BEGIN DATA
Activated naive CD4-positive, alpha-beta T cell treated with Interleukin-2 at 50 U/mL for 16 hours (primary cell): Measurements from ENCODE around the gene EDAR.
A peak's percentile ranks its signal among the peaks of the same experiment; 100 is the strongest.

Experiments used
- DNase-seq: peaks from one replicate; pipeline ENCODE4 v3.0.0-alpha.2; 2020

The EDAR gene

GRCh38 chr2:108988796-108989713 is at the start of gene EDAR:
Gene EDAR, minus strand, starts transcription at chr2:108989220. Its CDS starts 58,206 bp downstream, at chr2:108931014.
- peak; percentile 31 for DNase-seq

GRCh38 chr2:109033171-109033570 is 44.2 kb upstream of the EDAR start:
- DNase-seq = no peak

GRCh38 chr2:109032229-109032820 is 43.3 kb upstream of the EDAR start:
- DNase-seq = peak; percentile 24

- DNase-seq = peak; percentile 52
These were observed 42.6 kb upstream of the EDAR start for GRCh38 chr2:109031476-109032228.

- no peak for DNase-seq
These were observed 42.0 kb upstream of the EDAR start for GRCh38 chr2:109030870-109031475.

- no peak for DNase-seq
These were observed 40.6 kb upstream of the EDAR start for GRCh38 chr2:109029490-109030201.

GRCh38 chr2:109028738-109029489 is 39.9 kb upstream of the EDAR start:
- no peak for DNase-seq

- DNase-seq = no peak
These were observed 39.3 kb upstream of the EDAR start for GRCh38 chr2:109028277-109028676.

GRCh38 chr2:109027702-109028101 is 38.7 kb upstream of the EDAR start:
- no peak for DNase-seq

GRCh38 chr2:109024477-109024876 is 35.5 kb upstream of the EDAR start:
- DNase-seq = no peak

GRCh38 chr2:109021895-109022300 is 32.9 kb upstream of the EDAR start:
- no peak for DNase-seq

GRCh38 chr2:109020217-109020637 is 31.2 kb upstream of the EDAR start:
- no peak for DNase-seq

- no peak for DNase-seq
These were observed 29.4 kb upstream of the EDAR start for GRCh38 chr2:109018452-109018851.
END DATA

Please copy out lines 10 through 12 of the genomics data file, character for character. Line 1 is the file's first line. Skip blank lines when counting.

- DNase-seq = no peak

GRCh38 chr2:109032229-109032820 is 43.3 kb upstream of the EDAR start:
- DNase-seq = peak; percentile 24